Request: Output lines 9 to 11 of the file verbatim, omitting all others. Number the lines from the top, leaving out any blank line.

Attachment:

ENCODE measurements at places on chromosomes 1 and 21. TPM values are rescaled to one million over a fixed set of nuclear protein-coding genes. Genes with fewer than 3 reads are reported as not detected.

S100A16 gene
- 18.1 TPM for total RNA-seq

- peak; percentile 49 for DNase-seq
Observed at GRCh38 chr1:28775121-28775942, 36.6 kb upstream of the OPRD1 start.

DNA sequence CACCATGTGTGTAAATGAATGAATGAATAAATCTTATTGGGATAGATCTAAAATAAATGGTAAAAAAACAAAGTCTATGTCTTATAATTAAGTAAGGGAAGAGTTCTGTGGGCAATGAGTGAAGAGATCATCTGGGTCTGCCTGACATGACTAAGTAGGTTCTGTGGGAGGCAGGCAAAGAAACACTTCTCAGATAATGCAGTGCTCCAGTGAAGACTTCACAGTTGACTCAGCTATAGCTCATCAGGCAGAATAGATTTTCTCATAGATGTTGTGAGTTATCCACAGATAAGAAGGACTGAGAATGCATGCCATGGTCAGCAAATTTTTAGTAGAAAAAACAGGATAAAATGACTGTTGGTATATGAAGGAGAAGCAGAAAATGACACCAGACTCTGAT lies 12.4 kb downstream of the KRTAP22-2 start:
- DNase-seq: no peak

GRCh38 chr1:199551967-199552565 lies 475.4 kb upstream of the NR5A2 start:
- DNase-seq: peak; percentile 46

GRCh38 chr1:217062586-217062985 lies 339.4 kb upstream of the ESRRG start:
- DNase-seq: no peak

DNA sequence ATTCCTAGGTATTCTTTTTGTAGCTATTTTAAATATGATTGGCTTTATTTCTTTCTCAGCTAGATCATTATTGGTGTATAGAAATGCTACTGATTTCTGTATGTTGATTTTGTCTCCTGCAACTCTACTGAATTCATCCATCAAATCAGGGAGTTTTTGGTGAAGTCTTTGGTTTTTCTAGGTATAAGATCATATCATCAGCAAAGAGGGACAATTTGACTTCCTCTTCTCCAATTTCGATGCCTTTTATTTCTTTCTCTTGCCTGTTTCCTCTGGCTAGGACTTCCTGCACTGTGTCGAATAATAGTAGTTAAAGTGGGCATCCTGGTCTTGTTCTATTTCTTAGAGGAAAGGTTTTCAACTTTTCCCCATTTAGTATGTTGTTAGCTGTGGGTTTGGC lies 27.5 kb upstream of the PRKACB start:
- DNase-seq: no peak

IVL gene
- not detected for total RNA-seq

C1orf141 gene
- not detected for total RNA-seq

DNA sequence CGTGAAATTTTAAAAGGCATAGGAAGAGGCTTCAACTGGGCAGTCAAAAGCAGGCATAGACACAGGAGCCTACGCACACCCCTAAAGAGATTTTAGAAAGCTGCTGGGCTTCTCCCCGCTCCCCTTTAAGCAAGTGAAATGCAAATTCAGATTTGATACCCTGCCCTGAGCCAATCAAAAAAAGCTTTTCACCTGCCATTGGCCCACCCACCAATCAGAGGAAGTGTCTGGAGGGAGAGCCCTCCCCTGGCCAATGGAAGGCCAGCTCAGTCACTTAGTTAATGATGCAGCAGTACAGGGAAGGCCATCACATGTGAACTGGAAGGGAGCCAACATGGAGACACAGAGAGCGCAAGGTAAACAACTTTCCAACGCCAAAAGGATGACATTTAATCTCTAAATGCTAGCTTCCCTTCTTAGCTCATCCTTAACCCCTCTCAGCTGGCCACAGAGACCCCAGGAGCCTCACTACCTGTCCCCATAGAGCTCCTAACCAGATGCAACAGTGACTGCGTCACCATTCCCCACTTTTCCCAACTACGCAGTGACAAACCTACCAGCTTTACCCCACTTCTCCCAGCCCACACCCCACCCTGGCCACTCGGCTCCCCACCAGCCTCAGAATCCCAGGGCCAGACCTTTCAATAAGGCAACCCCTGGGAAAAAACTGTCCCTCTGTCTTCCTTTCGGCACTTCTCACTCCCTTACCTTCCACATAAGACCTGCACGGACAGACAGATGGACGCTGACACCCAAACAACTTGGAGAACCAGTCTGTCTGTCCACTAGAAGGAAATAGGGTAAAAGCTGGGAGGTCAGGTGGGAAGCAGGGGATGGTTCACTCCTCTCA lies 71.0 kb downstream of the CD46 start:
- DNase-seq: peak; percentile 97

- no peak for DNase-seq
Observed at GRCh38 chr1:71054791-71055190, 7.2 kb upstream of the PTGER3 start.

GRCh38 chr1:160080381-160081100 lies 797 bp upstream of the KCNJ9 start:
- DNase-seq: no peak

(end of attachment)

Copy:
- DNase-seq: peak; percentile 46

GRCh38 chr1:217062586-217062985 lies 339.4 kb upstream of the ESRRG start:
- DNase-seq: no peak